That’s what happened to me, anyway, this weekend.
Without realizing what I was doing, I rented two films that both feature the idea of two people who don’t love each other having sex that results (or might result) in a child, out of convenience. They also both feature best friends of the opposite sex. Interesting coincidence. And here are my brief reviews.
Friends with Kids (Jennifer Westfeldt, 2011)
Though this film’s imdb.com page lists its release date as 2011, it wasn’t actually released in the U.S. until March of 2012, and it has found its way onto at least one film critic’s top 10 list for this year. It has also garnered some less than stellar reviews, however, so the praise is not universal.
Jennifer Westfeldt, the writer/director and main actress of the movie, has two previous features under her belt as a writer: Kissing Jessica Stein (which I have seen, and thought was . . . OK) and Ira & Abby (which I have not). Friends with Kids is her debut as both writer and director, however, and she acquits herself nicely. She has a lovely way with the actors (one of whom, Jon Hamm, is her real-life partner), eliciting heartfelt, funny and poignant performances from all. If the movie has one significant flaw, it is that we know how it will end within the first 20 minutes or so, once the main dramatic conflict is set in motion. What follows, below, is a basic plot summary.
Julie and Jason have been platonic best friends since college. They do everything together – except sleep with each other. Neither seems capable of commitment with other partners, however. Now both in the second half of their 30’s, they decide to have a kid together after their other (coupled) friends start having children, rather than wait until they find “the one.” They figure, get the kid out of the way, start raising him/her with someone they genuinely like (without romantic complications), and then continue searching for Mr. and Ms. Romantic Right. Well, you can probably figure out how this plan goes wrong.
What works in the film is the writing of the interactions between Julie (Westfeldt) and Jason (Adam Scott) – both likeable performers – and the development of their relationship and that of their friends, played by Jon Hamm, Kristen Wiig, Maya Rudolph and Chris O’Dowd (Edward Burns and Megan Fox round out the cast). The dialogue is funny and sometimes sharp, and some minor plot details are unexpected, even if the main story arc is not.
So – best film of the year? No. A decent fairly well written by a capable director, filled with good actors? Yes. Take it for what it is, and enjoy.
Your Sister’s Sister (Lynn Shelton, 2011)
I think the poster says it all. It looks like a mediocre SitCom, no? The film is actually better than its advertising would suggest, but it’s not great, and the ending feels as forced as the awkward poses on the poster. There is some decent writing, direction, and acting, however, and if you like Emily Blunt as much as I do, then this film just might be worth watching.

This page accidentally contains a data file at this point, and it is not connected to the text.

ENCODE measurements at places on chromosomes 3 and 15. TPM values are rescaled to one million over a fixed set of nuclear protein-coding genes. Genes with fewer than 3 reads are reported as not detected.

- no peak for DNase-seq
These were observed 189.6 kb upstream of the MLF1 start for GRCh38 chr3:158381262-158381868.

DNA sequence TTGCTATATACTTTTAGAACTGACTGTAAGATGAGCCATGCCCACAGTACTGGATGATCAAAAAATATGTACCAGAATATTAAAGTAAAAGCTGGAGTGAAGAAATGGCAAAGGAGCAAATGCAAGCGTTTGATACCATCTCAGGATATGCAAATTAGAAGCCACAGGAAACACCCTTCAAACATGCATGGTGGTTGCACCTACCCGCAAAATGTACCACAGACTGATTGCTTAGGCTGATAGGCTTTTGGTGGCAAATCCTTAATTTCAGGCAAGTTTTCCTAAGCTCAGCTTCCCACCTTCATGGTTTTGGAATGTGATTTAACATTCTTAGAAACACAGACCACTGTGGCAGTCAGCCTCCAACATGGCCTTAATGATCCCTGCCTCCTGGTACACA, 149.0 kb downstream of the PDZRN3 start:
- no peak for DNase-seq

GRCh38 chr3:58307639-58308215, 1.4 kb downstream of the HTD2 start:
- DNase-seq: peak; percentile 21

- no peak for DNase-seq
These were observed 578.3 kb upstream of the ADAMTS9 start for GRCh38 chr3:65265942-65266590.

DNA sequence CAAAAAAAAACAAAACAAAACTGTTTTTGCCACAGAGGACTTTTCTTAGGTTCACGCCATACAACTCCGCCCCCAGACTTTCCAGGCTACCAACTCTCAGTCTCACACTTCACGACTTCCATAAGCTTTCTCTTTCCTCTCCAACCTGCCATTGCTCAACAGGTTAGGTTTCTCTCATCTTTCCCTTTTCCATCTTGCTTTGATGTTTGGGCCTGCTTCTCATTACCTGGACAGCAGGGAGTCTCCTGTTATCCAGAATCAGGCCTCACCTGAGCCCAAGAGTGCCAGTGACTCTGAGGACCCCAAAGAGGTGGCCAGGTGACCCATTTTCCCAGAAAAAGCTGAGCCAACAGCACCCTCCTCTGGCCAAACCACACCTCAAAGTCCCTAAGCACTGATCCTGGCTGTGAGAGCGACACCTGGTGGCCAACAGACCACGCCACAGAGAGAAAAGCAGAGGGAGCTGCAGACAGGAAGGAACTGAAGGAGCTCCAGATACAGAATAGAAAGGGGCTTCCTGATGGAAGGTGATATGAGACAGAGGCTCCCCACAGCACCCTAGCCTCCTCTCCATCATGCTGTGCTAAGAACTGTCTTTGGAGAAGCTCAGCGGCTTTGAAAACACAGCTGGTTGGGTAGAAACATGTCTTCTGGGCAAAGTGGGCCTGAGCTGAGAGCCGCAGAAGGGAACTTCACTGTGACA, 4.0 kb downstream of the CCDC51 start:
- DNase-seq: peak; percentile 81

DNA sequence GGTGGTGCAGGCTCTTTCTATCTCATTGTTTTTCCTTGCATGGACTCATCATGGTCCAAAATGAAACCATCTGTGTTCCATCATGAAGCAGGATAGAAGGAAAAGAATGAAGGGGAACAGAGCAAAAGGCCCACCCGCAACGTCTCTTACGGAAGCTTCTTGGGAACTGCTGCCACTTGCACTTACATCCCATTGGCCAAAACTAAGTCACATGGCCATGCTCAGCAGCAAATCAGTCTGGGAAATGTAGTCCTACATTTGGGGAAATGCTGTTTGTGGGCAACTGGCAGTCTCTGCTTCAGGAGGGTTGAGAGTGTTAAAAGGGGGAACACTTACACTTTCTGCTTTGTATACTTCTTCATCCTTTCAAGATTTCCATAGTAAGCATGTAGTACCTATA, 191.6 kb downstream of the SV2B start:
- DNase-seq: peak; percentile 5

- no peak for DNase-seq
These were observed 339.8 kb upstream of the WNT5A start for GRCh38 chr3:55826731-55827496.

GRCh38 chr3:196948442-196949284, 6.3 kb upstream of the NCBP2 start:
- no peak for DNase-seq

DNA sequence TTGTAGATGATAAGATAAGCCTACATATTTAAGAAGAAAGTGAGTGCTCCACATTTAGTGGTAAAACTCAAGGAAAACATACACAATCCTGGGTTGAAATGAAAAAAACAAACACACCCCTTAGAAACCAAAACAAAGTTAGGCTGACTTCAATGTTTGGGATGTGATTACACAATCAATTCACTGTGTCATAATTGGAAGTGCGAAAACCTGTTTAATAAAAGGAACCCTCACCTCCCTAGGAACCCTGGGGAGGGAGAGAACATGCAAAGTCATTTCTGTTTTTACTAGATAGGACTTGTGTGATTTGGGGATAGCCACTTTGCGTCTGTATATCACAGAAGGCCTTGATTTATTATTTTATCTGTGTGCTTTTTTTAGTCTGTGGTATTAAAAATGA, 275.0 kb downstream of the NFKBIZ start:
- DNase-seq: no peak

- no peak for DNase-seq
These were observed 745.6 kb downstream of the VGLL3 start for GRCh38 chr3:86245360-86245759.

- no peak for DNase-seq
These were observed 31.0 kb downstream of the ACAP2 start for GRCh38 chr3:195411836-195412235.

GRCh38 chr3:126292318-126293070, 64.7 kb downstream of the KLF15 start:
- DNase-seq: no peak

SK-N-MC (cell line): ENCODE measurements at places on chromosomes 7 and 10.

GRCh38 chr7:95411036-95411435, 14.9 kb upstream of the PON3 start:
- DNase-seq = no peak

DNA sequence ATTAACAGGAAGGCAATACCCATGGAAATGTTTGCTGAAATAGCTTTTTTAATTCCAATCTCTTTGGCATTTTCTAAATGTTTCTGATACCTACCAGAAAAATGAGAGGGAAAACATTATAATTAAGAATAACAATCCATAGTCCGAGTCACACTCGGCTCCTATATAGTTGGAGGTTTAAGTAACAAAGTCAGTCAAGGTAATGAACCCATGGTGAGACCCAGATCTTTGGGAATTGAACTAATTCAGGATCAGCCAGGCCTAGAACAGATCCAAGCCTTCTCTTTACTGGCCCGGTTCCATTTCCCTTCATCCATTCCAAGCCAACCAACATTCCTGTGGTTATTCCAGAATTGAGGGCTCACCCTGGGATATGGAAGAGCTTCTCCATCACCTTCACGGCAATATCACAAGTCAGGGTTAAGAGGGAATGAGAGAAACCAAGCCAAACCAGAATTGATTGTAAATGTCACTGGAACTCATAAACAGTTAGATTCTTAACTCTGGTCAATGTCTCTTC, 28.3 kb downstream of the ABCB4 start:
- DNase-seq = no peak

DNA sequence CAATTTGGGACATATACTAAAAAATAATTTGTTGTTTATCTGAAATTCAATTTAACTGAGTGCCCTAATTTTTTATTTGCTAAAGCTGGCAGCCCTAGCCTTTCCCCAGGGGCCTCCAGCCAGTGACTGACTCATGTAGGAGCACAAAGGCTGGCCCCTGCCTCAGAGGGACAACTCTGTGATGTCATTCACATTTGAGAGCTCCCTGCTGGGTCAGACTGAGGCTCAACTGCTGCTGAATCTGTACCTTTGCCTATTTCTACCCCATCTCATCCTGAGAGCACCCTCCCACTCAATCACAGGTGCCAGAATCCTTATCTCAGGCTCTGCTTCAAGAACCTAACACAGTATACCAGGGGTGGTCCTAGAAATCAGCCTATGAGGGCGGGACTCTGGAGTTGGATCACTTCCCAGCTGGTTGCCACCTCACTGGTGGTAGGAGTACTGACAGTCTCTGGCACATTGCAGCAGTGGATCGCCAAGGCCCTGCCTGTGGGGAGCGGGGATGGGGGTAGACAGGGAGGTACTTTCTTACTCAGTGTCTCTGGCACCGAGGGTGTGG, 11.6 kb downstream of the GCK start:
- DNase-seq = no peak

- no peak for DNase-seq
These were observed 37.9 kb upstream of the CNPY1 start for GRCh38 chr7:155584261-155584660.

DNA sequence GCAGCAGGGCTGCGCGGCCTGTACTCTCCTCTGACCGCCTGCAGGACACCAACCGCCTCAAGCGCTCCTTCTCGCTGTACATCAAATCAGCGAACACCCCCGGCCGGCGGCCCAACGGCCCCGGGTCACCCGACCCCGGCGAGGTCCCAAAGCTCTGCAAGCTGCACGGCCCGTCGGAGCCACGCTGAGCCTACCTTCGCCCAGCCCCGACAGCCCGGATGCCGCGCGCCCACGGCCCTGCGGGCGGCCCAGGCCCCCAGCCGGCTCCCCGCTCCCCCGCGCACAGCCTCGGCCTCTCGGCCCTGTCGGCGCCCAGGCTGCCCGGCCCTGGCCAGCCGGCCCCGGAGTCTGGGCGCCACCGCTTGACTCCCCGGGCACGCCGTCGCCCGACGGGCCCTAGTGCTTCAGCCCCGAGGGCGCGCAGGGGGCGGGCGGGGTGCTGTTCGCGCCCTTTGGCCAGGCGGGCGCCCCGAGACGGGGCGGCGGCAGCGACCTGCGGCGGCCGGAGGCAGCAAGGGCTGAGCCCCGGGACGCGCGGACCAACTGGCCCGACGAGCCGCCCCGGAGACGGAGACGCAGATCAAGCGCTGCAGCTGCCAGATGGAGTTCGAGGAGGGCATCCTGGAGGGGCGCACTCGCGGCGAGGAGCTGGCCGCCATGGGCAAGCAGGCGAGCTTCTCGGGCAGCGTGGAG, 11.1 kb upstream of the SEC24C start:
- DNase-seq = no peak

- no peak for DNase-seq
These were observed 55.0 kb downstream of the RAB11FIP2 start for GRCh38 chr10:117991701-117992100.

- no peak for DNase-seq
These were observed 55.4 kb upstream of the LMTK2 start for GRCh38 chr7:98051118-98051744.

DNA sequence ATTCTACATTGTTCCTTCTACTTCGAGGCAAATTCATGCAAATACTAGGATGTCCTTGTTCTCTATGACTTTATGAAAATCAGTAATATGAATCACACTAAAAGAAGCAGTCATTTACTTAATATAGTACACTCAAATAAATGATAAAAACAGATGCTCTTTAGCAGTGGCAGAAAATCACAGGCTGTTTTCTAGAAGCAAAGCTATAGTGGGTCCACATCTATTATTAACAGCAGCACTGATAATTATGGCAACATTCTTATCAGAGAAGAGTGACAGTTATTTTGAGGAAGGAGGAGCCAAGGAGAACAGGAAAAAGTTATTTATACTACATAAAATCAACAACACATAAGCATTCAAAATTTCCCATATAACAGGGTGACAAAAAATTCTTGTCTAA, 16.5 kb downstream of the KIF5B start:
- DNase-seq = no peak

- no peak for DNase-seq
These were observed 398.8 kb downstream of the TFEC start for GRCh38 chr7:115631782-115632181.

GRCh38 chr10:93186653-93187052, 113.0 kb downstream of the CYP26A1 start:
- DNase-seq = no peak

Your Sister’s Sister comes out of the mumblecore indie film movement, which for me is a distinct minus. I do not generally enjoy the navel-gazing fixation of so many of this movement’s directors. Too often we are asked to share in the plaintive wailings of whiny people who just aren’t that interesting. Some people like this. I generally do not.
Still, Shelton does a fine job photographing the Washington state locations, and the beauty of the cinematography goes a long way towards lending the film some sense of importance. so, too, do the fine performances from both Blunt and Rosemarie DeWitt, as her sister. Mark Duplass doesn’t ruin it for me, but he does not succeed in making me understand why Emily Blunt’s character would find him interesting.
Duplass plays Jack, a man still grieving over the death of his brother one year prior. This brother had once dated Iris (Blunt), who has been Jack’s best friend since college (just like in Friends with Kids . . .). Iris decides to pack Jack off to her father’s house on an island somewhere in Puget Sound so he can clear his head with some alone time. Only problem is, once he gets to that house, Iris’s half-sister Hannah (DeWitt) is already in the house, also looking for some alone time. Jack and Hannah get drunk, stuff happens, Iris then arrives the next day, and the rest of the film sees the three of them wrestling with the (earth-shattering!) consequences of that one drunken night.
If intimate dramas like this, sprinkled with comedy – a dramedy – are your thing, that you might really enjoy the film. If you like movies where a lot of things happen, then you’ll probably hate it.
But after watching this, I would definitely give Shelton another look. She’s good with the performers, and knows what to do with the camera, mumblecore roots notwithstanding. A mixed bag, for sure, but not terrible, either.